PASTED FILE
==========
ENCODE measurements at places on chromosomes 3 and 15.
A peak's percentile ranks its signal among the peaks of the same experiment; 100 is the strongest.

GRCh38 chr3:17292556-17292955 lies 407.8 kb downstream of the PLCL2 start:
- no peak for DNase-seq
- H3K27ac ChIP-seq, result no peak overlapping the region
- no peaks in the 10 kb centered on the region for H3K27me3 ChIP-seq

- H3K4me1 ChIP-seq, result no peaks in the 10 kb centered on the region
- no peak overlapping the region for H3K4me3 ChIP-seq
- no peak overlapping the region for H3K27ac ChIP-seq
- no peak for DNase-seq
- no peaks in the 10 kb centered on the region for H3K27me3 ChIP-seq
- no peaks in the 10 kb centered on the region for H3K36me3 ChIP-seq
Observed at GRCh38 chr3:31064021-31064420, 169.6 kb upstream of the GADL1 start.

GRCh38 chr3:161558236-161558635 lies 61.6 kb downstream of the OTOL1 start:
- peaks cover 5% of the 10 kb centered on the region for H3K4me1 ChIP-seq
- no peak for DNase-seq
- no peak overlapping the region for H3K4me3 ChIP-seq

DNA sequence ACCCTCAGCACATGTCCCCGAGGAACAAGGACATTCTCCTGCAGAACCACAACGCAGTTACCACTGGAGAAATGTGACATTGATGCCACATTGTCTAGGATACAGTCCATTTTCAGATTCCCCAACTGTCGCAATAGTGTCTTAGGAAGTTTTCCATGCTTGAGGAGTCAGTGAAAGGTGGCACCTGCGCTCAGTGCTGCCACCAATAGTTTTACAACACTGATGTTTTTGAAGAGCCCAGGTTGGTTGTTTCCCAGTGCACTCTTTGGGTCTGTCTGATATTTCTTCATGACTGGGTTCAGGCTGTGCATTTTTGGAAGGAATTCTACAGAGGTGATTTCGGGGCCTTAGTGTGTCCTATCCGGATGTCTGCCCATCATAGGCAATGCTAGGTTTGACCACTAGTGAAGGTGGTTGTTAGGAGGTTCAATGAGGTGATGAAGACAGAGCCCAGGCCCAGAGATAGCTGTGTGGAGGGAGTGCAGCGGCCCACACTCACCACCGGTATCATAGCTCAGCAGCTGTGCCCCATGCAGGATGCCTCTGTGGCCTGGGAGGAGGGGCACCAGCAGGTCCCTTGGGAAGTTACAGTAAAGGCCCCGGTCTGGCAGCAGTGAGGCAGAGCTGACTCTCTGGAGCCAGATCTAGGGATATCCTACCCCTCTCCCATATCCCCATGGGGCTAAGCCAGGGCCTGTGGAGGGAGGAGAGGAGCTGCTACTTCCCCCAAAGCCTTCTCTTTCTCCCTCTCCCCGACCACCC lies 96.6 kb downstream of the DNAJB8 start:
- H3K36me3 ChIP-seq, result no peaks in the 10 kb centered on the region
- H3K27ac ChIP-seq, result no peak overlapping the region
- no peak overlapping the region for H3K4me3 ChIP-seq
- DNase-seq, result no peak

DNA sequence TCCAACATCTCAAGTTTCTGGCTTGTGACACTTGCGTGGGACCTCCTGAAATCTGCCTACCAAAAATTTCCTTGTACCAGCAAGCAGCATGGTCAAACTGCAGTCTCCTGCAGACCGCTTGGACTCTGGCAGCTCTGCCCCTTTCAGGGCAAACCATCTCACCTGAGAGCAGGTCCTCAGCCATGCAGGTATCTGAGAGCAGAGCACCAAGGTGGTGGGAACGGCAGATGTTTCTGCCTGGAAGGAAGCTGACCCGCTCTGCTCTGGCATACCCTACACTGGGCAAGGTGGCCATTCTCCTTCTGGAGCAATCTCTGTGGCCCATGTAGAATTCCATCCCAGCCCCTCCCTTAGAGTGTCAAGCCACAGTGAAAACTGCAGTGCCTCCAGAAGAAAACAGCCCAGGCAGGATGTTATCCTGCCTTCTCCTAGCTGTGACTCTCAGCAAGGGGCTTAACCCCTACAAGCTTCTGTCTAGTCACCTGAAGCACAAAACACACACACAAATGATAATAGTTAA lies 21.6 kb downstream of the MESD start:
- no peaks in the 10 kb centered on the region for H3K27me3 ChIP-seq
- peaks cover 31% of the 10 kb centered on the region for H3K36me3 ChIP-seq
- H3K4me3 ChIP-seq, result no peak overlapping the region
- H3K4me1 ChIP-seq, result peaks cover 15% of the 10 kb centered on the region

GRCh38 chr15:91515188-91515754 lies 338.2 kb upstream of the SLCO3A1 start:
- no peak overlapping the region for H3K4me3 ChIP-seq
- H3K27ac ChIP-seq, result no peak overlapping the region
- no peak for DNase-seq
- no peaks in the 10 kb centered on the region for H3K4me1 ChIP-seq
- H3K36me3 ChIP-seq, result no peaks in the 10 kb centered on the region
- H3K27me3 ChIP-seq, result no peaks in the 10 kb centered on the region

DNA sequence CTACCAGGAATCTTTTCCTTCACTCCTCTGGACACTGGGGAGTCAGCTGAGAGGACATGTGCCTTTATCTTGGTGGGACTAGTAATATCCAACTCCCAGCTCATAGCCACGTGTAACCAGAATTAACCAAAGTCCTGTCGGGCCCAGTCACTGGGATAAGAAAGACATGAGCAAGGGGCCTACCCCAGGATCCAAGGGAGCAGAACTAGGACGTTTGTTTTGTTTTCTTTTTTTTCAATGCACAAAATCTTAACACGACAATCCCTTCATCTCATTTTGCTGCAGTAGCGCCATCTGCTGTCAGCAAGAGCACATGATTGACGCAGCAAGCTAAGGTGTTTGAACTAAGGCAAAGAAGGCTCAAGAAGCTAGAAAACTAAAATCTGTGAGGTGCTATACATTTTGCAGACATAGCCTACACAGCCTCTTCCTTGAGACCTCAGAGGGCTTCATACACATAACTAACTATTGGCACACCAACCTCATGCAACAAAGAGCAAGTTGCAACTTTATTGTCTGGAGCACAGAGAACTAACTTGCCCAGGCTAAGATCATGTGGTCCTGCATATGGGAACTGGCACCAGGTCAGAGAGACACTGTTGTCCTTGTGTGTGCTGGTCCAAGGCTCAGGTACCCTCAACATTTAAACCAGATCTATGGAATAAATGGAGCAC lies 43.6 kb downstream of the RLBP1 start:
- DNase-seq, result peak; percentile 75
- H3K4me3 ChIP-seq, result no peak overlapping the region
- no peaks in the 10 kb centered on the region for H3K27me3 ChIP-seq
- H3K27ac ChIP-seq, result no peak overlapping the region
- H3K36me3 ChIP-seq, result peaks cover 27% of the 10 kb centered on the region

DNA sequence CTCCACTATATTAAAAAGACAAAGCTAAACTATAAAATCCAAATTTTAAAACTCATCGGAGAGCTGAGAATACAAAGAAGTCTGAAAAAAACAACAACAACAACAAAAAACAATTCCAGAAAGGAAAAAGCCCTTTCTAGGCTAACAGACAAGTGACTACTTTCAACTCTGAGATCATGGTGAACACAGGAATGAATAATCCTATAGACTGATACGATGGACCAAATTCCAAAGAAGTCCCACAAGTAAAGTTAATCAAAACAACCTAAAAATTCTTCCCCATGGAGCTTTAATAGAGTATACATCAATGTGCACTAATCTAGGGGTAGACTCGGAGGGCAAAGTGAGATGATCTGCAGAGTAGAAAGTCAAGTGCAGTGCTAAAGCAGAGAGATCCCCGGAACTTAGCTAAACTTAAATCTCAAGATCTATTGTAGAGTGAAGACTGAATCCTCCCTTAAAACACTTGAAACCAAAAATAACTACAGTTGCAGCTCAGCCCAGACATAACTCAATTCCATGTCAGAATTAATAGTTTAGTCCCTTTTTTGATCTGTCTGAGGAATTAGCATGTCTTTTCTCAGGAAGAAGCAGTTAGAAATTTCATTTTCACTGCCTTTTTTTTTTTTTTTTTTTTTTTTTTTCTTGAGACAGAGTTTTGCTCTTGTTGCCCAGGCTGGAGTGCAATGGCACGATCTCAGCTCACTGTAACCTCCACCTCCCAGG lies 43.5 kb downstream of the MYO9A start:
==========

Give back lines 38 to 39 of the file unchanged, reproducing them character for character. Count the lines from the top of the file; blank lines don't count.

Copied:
- no peaks in the 10 kb centered on the region for H3K27me3 ChIP-seq
- H3K27ac ChIP-seq, result no peak overlapping the region